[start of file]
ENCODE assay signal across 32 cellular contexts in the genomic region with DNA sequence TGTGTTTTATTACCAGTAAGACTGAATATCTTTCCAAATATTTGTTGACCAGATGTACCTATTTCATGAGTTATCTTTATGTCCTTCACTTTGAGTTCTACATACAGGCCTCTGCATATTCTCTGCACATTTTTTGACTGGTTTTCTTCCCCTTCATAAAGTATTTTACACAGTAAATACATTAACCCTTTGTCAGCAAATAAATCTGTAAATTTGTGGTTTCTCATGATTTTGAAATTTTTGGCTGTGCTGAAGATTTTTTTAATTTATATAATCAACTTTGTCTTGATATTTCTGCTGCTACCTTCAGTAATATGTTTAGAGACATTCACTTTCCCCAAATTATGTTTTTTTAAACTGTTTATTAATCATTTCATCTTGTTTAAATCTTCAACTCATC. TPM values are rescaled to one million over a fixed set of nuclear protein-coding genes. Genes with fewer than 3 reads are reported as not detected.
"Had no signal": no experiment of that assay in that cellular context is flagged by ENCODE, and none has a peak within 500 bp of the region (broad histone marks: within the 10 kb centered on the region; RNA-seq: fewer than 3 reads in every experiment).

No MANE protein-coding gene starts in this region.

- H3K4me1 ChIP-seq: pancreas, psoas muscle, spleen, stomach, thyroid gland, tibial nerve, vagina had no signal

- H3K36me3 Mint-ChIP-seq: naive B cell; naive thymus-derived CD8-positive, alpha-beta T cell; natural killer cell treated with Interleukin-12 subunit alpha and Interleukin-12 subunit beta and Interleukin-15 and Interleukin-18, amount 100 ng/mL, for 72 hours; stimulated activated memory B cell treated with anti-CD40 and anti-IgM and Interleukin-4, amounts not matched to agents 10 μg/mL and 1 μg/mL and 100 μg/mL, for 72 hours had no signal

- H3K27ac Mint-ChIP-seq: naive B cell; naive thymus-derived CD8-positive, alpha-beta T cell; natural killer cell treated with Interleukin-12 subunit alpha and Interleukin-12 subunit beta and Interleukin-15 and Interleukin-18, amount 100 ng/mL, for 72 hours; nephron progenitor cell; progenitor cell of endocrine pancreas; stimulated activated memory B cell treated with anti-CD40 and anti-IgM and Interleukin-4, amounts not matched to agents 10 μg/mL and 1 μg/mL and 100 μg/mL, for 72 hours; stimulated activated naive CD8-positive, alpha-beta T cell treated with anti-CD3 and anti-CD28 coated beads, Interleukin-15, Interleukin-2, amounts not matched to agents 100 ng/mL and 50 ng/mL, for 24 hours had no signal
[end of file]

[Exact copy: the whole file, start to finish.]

ENCODE assay signal across 32 cellular contexts in the genomic region with DNA sequence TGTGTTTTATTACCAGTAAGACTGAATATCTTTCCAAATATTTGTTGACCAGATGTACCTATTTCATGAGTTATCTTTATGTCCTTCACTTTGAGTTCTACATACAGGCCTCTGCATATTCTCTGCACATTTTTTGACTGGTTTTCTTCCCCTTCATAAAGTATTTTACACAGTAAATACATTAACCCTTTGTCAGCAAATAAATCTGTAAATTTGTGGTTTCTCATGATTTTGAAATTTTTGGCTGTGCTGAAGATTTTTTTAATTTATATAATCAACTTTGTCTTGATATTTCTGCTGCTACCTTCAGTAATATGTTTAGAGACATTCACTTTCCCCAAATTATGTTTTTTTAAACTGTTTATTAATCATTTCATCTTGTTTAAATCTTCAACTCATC. TPM values are rescaled to one million over a fixed set of nuclear protein-coding genes. Genes with fewer than 3 reads are reported as not detected.
"Had no signal": no experiment of that assay in that cellular context is flagged by ENCODE, and none has a peak within 500 bp of the region (broad histone marks: within the 10 kb centered on the region; RNA-seq: fewer than 3 reads in every experiment).

No MANE protein-coding gene starts in this region.

- H3K4me1 ChIP-seq: pancreas, psoas muscle, spleen, stomach, thyroid gland, tibial nerve, vagina had no signal

- H3K36me3 Mint-ChIP-seq: naive B cell; naive thymus-derived CD8-positive, alpha-beta T cell; natural killer cell treated with Interleukin-12 subunit alpha and Interleukin-12 subunit beta and Interleukin-15 and Interleukin-18, amount 100 ng/mL, for 72 hours; stimulated activated memory B cell treated with anti-CD40 and anti-IgM and Interleukin-4, amounts not matched to agents 10 μg/mL and 1 μg/mL and 100 μg/mL, for 72 hours had no signal

- H3K27ac Mint-ChIP-seq: naive B cell; naive thymus-derived CD8-positive, alpha-beta T cell; natural killer cell treated with Interleukin-12 subunit alpha and Interleukin-12 subunit beta and Interleukin-15 and Interleukin-18, amount 100 ng/mL, for 72 hours; nephron progenitor cell; progenitor cell of endocrine pancreas; stimulated activated memory B cell treated with anti-CD40 and anti-IgM and Interleukin-4, amounts not matched to agents 10 μg/mL and 1 μg/mL and 100 μg/mL, for 72 hours; stimulated activated naive CD8-positive, alpha-beta T cell treated with anti-CD3 and anti-CD28 coated beads, Interleukin-15, Interleukin-2, amounts not matched to agents 100 ng/mL and 50 ng/mL, for 24 hours had no signal